Lebanon has an active Scouting movement. Scouts have a positive image both because of the activities it offers boys and girls, but also because of the important relief work it has carried out duting emergencies like the Cicil War. As a result, Hezbollah puts a Scouting facade on its youth movement, the Imam al-Mahdi Scouts.
We do see some uniformed youth groups, mostly Scouts and Guides. We do not yet have much information on youth movements in the Middle East, including Palestine. The Scouting movement ws sharply splintered along religious lines, in part because the school system inherited from the Ottimans was structured in that way. We have some limited informtion on the Ottoman era. Scouting activity began during the last years of the Ottoman era (1912). There was limited youth group activity. We also have begun to work on youth groups during the British Mandate period. There was a very significant expansion of youth groups during this period. The British significantly expanded the state school system. The British involvement in Palistinian education meant that Palestine had the strongest Scout movemenent in the Middle East. And Arab Muslim Scouting troops were organized in many of the new schools. A factor here was the very active youth group programs pursued by the Jews in Palestine. We have some limited information about Palestinian Scouts. The YMCA was also active fir Chrustian boys. .
Youth groups in Turkey first appeared during the Ottoman period, mostly just before World War I. We see Boy Scouts otganized by PE teachers in schools (1909). We have not yet found evidence of Girl Guides in the Ottoman era. The Scouting efforts were put on a hold during the Balkan Wars (1911-13) and World War I (1914-18). This probably reflects the British image still associated with Scouting. We do see a substantial Turkish nationalist group being organized beginning just before the World War I. Much of this effort was associated with World War I. After the war and the foundation of the Turkish Republic (1923) we see a renewed effort to organize a Scouting movement. We note Scouting activities beginnuing to be organized nationwide in the schools (1926). We are not sure what impact the rise of the NAZIs had. Scouting had a British tunge to it. And Trukish officials may have been hesitant to become deply invested in it abs the conflict betwenthe Allies and Grmans shaped up. After World War II and the defeat of the NAZIs, in which Turkey did not participate, there seems to have been an interest in promoting Scouting along European lines. Ahmet Han, the Director of Scouting, and Muhittin Akdik, the Director of Education in İstanbul, put together a European tour. They visited France, the United Kingdom and Switzerland, countries with strong Scouting movements. They studied study Scouting activities and the way it was administered. Their idea was to expand Turkish scouting along modern lines. Sıtkı Sanoplu helped found the Cub Scout program (1950). Cub packs existed in the coeducational primary schools, and were themselves coed, but boys and girls were placed in separate sixes, or dens. Almost all the Cubmasters were women, like British akelas. J. S. Wilson, Director of the Boy Scouts International Bureau, began a tour of Asian scouting (1952). As part of his tour he visited with Cub Scout packs, Scout troops and Girl Guide companies in noth İstanbul and Ankara. The Ottoman Empire and the Young Turks who helped found the Turkish Republic had an interest uniting the ethnic Turkish people of Central Asia . They dreamed of a vast Turkish state extending from Anatolia into Central Asia. It was one reason for the Armenian Genocide. Thus after the implosion of the Soviet Union (1991), there was some interest within the Turkish Scouting and Guiding Federation to help found Scout movements in the Central Asian republics of Kazakhstan, Kyrgyzstan, Turkmenistan and Uzbekistan, allmof which had ethnic Turkish populations. The existing Young Pioneer Movement had imploded along with the Soviet Union. Nothing came fom this, however, in part bcause the Government authorities in those new countries saw Turish Scouting as Turkish meddling in their affairs. The Scouting and Guiding Federation of Turkey was legally associated with the General Directorate of Youth and Sport. This was changed to an autonomous status (Februry 2007).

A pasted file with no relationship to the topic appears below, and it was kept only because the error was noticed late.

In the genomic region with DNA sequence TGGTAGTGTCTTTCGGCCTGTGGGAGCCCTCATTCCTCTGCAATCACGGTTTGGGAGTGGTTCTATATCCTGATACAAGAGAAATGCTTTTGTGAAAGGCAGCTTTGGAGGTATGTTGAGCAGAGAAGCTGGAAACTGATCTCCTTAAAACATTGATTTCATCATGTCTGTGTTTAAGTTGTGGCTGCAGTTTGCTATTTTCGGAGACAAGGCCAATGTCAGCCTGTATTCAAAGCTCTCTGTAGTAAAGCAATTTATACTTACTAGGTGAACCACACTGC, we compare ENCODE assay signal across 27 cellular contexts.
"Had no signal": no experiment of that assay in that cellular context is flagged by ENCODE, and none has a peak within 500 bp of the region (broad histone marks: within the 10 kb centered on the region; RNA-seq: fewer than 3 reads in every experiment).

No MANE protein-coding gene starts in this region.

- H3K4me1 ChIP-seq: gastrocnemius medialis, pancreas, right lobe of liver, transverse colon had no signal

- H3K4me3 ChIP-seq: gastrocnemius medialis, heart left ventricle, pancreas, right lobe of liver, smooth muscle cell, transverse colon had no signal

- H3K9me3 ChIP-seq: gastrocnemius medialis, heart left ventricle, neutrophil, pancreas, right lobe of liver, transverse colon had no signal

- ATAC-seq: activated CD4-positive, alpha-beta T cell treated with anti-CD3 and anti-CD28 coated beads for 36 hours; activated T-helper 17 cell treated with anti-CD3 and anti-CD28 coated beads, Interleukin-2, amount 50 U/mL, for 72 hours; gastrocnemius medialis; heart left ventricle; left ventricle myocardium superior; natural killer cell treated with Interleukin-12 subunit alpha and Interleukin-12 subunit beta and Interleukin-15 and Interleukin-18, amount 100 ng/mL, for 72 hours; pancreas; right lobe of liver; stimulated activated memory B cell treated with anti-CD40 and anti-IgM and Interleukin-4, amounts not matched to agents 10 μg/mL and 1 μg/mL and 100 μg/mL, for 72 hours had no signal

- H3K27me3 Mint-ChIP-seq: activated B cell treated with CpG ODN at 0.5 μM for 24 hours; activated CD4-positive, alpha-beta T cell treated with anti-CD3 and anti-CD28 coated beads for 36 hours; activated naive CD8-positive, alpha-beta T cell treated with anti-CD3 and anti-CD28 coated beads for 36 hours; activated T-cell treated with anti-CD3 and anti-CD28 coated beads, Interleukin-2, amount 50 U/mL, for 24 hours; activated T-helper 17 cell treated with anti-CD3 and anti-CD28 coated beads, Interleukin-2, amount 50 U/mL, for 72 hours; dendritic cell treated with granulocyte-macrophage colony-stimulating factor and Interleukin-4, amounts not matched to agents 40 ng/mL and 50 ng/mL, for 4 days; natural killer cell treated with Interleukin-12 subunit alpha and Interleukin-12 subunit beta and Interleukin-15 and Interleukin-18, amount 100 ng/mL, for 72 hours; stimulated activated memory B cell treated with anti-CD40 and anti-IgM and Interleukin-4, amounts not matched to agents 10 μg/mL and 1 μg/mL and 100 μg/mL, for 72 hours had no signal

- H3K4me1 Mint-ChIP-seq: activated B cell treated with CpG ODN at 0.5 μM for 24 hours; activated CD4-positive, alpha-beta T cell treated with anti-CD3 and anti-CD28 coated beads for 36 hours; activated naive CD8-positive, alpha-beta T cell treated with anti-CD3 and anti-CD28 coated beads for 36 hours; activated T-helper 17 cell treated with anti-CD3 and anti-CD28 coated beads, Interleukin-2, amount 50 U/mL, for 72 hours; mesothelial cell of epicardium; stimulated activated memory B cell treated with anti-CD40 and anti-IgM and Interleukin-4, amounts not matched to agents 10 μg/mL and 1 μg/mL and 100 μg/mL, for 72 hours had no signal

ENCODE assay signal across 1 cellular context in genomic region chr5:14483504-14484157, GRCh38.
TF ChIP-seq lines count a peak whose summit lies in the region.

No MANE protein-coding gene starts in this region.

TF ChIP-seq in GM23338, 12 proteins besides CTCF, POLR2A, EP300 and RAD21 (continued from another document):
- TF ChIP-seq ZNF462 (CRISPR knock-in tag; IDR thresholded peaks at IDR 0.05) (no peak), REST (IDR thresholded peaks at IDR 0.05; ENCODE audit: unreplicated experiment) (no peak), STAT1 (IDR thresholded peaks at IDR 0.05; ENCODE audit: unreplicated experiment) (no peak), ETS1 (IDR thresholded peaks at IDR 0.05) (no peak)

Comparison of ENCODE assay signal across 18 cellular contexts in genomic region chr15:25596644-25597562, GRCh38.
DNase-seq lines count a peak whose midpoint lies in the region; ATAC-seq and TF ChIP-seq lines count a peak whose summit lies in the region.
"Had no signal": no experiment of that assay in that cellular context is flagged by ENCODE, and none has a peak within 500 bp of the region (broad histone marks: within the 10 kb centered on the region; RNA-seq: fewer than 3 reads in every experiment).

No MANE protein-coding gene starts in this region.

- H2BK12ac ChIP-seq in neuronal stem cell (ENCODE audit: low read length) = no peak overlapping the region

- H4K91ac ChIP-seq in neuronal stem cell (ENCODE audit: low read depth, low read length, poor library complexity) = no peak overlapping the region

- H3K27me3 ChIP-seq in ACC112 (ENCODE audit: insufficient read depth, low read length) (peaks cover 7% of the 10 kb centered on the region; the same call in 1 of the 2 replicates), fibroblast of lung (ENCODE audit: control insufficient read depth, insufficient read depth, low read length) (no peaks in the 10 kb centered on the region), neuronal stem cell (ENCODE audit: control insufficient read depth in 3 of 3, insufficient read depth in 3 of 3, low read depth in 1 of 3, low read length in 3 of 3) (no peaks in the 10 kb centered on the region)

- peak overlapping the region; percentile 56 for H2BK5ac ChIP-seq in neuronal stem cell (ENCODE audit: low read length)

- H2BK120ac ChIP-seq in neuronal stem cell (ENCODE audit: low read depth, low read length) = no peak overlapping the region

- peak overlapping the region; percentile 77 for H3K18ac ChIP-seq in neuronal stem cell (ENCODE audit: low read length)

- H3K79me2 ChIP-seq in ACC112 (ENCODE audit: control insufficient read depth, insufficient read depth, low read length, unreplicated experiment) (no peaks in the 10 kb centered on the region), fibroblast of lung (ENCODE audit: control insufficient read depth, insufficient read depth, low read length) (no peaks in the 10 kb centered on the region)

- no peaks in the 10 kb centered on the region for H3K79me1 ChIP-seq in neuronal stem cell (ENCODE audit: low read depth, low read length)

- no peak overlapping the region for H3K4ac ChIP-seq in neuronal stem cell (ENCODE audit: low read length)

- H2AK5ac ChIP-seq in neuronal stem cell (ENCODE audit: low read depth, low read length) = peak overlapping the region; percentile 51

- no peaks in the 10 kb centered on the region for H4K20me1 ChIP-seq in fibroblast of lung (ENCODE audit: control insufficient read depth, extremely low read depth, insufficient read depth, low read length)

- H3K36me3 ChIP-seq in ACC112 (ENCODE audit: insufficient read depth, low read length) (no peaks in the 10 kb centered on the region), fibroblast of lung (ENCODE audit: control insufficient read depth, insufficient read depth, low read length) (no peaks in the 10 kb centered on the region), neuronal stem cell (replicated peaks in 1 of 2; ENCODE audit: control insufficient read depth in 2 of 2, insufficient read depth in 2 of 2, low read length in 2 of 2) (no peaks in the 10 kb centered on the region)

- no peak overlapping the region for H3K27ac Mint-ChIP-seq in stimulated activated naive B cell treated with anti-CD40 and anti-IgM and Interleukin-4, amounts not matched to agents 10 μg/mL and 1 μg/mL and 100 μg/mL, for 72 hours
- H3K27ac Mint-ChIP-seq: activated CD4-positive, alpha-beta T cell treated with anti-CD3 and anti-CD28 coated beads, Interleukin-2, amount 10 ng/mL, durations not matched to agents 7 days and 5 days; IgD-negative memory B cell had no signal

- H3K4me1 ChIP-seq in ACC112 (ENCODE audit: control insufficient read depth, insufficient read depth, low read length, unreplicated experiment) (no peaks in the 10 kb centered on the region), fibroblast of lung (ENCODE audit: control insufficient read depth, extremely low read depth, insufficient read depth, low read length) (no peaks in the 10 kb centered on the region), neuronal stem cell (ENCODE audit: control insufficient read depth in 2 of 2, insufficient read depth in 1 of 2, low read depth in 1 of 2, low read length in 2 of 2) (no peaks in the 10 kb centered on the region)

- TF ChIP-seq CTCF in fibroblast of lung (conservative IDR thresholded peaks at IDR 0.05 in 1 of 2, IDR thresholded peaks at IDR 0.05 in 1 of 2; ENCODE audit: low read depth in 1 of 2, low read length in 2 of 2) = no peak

We do not yet have much information on youth movements in Palestine. We have some limited information about UAE Scouts.